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1953

London 1953

London 6th Public Talk 9th April 1953

Again this evening I would like to talk over with you the question of renewal, of being reborn - not in an afterlife, a next life, but whether it is possible to bring about the complete regeneration of consciousness, a rebirth, not a continuity but a complete revolution. It seems to me that is one of the most important questions to go into and to consider: if it is possible for the mind which is the only instrument we have of perception, of understanding, of investigation of discovery, to be made completely new. And if we can discover it, if we do not merely listen to words but actually experience that state of renewal, of complete regeneration, something new, then it may be possible to live the ordinary life of everyday routine, of trials, fears, mistakes, and yet bring to these mistakes and fears a quite different significance, a different meaning. So it may be worthwhile this evening to talk over this question: whether there can be a complete transformation of the unconscious. In understanding that, we may be able to find out what is the true function of the mind.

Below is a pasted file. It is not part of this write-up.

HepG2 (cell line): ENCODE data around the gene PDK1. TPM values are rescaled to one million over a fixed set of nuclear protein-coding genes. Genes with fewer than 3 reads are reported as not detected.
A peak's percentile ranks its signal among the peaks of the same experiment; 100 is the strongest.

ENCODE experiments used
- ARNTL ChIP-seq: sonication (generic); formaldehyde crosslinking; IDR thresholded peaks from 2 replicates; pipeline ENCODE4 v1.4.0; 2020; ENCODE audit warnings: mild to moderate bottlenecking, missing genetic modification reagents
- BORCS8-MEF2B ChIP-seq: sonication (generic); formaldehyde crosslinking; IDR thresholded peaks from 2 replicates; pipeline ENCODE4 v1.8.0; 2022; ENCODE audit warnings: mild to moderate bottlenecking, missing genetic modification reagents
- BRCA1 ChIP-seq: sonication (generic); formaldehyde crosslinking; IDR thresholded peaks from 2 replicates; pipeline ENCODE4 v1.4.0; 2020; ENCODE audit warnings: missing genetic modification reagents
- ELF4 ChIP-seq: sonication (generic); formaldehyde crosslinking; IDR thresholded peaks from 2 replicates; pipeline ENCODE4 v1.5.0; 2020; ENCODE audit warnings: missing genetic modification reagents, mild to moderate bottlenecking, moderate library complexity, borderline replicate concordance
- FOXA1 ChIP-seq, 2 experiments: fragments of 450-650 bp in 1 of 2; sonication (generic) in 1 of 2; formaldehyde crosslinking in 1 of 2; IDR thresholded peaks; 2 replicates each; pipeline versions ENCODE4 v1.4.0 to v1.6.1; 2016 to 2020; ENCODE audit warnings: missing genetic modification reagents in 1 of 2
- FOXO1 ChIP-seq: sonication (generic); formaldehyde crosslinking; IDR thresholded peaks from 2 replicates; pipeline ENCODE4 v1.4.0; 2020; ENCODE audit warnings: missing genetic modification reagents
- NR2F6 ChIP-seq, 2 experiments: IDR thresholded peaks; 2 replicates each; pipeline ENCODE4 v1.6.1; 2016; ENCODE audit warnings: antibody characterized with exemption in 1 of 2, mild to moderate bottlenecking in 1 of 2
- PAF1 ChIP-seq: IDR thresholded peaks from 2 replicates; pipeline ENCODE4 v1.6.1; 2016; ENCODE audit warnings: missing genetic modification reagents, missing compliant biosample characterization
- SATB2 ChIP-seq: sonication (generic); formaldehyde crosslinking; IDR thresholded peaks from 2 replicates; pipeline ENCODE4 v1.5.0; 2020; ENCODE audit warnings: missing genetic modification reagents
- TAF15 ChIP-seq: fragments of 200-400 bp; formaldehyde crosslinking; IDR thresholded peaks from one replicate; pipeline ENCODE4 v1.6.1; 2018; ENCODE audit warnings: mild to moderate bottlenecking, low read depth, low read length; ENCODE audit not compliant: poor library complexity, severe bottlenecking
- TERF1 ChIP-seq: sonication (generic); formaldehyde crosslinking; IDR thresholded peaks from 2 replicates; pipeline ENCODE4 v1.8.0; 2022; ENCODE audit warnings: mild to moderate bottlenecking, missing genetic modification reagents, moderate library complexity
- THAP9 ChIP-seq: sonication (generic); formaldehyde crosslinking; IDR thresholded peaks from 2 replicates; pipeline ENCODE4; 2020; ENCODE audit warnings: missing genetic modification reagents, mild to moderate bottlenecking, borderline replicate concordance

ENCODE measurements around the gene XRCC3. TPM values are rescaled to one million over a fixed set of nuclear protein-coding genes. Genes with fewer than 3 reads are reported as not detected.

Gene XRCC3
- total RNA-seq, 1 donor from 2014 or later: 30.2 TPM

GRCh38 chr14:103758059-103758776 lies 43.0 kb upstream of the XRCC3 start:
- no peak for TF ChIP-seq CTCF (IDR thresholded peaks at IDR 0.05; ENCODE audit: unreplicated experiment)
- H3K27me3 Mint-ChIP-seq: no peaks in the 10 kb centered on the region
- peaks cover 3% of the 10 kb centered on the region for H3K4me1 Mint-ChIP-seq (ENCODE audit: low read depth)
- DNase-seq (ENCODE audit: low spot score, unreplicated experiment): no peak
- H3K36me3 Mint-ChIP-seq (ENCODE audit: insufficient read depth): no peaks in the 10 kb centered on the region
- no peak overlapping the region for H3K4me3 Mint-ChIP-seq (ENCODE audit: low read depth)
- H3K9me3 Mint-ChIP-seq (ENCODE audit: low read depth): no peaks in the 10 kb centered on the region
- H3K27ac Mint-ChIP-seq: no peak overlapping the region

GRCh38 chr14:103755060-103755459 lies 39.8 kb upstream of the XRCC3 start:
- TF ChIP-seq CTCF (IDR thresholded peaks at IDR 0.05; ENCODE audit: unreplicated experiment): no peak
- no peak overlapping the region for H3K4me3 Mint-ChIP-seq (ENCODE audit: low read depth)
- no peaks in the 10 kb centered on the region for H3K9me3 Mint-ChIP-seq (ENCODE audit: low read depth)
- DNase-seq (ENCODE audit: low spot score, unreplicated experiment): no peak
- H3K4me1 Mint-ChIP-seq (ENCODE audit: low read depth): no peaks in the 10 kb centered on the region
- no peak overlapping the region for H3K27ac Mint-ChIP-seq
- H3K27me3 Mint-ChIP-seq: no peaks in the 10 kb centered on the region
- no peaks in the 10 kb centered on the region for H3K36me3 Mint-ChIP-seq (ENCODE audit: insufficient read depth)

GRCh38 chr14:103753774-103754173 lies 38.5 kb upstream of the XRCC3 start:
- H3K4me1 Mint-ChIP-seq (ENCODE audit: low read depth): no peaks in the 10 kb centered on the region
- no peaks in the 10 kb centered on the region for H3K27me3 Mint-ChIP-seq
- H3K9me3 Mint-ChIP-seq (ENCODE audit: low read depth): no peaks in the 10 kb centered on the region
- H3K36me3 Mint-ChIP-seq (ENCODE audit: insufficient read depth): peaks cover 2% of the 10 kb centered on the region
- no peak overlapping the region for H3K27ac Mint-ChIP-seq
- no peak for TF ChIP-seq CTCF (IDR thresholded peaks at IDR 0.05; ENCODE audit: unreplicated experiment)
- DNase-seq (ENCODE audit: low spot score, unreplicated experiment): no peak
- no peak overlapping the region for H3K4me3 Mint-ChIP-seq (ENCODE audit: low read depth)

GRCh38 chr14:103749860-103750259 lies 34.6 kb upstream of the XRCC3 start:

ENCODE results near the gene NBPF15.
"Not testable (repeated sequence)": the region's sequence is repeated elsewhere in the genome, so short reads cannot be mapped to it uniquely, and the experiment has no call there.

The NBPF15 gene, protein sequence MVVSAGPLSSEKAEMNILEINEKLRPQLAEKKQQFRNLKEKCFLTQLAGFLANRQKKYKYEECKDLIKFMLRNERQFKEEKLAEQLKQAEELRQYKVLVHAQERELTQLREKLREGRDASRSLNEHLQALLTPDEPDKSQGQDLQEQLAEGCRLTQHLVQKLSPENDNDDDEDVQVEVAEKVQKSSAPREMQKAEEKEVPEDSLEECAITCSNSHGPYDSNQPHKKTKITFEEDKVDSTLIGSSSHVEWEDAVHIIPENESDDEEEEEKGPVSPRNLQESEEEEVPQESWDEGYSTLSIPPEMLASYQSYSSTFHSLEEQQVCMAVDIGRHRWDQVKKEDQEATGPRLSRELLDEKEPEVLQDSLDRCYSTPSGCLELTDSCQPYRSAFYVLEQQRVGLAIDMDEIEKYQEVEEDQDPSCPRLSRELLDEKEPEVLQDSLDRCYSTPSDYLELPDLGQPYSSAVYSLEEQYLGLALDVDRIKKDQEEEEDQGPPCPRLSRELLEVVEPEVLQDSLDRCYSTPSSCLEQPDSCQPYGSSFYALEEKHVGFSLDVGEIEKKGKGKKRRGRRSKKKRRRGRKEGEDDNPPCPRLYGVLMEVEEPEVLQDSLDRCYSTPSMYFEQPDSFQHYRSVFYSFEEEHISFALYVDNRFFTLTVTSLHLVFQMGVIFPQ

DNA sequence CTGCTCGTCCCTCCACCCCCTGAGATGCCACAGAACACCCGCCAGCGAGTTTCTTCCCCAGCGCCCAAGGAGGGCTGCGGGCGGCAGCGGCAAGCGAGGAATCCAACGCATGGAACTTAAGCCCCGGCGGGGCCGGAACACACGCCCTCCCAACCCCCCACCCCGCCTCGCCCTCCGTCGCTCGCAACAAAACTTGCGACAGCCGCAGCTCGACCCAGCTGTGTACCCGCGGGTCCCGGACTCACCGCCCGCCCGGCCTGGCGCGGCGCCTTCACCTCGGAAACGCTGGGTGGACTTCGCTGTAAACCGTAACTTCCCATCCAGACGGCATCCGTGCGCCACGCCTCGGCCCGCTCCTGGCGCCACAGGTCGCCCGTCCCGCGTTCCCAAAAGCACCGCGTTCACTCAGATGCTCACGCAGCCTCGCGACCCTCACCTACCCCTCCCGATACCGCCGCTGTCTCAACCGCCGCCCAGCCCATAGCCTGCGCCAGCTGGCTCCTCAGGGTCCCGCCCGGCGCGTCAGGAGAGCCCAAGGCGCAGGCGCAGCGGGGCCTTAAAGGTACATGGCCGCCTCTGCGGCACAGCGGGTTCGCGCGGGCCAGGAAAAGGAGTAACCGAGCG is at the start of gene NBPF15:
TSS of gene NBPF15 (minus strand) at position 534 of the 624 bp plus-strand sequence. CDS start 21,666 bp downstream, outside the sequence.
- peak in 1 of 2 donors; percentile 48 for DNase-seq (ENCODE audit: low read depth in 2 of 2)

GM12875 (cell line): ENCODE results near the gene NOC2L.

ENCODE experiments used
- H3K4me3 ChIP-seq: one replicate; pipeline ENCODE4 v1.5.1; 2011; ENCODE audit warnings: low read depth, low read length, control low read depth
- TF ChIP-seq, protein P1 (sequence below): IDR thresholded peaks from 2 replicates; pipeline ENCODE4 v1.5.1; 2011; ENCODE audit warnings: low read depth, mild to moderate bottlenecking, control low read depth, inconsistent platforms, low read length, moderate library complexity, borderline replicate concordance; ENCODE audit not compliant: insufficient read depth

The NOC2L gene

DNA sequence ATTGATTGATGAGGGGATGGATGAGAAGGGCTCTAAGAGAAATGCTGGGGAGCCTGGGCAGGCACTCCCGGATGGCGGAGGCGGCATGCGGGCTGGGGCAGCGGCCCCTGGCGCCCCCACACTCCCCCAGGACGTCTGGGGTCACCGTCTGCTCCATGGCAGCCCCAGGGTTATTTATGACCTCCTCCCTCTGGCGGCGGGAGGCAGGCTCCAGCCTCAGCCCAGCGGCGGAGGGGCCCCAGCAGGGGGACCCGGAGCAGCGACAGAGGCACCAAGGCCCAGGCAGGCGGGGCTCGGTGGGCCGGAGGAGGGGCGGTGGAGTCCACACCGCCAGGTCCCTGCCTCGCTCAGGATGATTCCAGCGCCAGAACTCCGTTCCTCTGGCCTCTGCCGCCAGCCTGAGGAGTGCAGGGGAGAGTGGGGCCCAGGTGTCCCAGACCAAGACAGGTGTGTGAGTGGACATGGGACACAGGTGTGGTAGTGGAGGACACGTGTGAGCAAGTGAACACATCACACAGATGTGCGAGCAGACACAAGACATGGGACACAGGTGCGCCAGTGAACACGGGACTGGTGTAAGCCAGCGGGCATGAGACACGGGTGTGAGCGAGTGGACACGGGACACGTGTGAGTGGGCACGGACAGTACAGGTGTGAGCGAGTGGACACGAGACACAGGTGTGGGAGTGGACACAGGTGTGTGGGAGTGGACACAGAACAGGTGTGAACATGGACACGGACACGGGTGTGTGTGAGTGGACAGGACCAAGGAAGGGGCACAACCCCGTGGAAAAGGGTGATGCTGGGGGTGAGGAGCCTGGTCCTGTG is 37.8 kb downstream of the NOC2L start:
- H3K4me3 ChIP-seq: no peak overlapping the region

Now as I talk, perhaps it would be worthwhile if you would not merely listen to the words, but actually experience the significance of the words by observing your own minds, not only following what I am saying but watching the operation of your own mind as it is functioning when you listen. Because, I think, if we can go into this question we may find the key to this creativeness, to this complete state in which the unknown, the unknowable, can come into being.

What we now know of life is a series of struggles, of adjustments, of limitations, of continual compulsions; that is our life. And in that process there is no renewal, there is nothing new taking place. Occasionally there is a hint from the unconscious; but that hint is translated by the conscious mind and made to conform to the pattern of our everyday convenience. What we do know is struggle, a constant effort to achieve a result. And will strife, struggle, the conflict between the thesis and the antithesis, hoping to find a synthesis, will that struggle bring about this quality of something new original, clear, uncorrrupt?

Our life is a routine, a wasting away, a death - the death of continuity, not the death that brings a new state. We know this; this is our life; conscious or unconscious. And it is possible for this mechanical mind, the mind that is the result of time, that is made up of experience, memory, and knowledge - which are all a form of continuity, the mechanism of the known - is it possible for such a mind completely to renew itself and become innocent, uncorrupted? Can the mind, my mind and your mind, which is caught in various habits, passions demands, urges, which is forever following a series of convenient pleasant habits, or struggling to break down habits that are not pleasant, can such a mind put aside its activities and be the unknown?